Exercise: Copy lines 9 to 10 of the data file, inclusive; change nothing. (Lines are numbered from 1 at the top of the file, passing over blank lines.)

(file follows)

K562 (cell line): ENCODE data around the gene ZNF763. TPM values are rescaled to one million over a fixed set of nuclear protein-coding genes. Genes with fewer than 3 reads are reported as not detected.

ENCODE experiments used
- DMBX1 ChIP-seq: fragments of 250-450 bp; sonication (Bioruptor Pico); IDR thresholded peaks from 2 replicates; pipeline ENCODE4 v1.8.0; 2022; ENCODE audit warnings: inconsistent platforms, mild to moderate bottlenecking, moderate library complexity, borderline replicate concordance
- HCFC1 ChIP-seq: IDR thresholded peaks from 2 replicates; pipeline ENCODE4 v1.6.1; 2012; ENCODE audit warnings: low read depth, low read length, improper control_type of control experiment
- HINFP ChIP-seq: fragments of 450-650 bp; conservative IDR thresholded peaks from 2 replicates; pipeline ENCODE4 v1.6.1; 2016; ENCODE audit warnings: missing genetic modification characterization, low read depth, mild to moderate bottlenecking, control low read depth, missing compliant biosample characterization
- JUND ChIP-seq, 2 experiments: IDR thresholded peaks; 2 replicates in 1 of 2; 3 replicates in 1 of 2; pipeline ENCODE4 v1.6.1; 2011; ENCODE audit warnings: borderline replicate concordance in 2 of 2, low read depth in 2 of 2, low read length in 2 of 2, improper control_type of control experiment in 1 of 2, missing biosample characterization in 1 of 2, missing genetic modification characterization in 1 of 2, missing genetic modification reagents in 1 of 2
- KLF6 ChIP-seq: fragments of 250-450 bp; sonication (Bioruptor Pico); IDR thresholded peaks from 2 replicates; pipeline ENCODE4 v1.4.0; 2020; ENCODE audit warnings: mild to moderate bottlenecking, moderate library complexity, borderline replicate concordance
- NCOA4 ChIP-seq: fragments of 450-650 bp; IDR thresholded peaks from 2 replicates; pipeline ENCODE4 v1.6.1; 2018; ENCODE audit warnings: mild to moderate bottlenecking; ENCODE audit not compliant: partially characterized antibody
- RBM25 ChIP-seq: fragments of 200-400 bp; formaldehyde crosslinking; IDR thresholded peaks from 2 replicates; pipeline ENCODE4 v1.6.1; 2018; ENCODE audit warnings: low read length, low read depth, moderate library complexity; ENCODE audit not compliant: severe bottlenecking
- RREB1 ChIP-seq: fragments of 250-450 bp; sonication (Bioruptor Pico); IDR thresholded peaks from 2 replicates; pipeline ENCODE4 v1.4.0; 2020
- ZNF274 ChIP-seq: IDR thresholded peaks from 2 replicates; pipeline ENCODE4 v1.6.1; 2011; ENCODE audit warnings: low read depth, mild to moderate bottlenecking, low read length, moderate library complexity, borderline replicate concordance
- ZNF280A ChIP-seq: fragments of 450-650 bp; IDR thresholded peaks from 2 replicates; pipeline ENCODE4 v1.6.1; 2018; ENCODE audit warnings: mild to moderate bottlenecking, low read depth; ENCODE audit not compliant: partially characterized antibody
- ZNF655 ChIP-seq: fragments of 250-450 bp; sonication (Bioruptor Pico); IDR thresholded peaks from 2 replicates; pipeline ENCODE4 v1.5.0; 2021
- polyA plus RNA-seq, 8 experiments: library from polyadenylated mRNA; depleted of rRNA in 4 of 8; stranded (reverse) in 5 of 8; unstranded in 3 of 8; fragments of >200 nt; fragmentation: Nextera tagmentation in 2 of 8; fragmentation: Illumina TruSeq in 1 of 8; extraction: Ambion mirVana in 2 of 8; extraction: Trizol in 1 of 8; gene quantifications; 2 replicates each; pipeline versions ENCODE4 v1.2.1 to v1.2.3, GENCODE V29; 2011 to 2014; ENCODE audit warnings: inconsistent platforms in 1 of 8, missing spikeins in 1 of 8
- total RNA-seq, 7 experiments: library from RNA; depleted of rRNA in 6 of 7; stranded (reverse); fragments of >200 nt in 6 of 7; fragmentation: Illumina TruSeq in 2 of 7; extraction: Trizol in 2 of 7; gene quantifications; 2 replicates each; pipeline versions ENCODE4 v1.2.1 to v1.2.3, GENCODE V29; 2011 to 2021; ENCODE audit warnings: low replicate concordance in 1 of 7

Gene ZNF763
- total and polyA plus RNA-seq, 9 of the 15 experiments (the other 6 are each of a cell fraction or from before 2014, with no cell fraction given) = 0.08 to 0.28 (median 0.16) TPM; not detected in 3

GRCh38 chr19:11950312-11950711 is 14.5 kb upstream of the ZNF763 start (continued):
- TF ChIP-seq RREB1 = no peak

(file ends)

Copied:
- RBM25 ChIP-seq: fragments of 200-400 bp; formaldehyde crosslinking; IDR thresholded peaks from 2 replicates; pipeline ENCODE4 v1.6.1; 2018; ENCODE audit warnings: low read length, low read depth, moderate library complexity; ENCODE audit not compliant: severe bottlenecking
- RREB1 ChIP-seq: fragments of 250-450 bp; sonication (Bioruptor Pico); IDR thresholded peaks from 2 replicates; pipeline ENCODE4 v1.4.0; 2020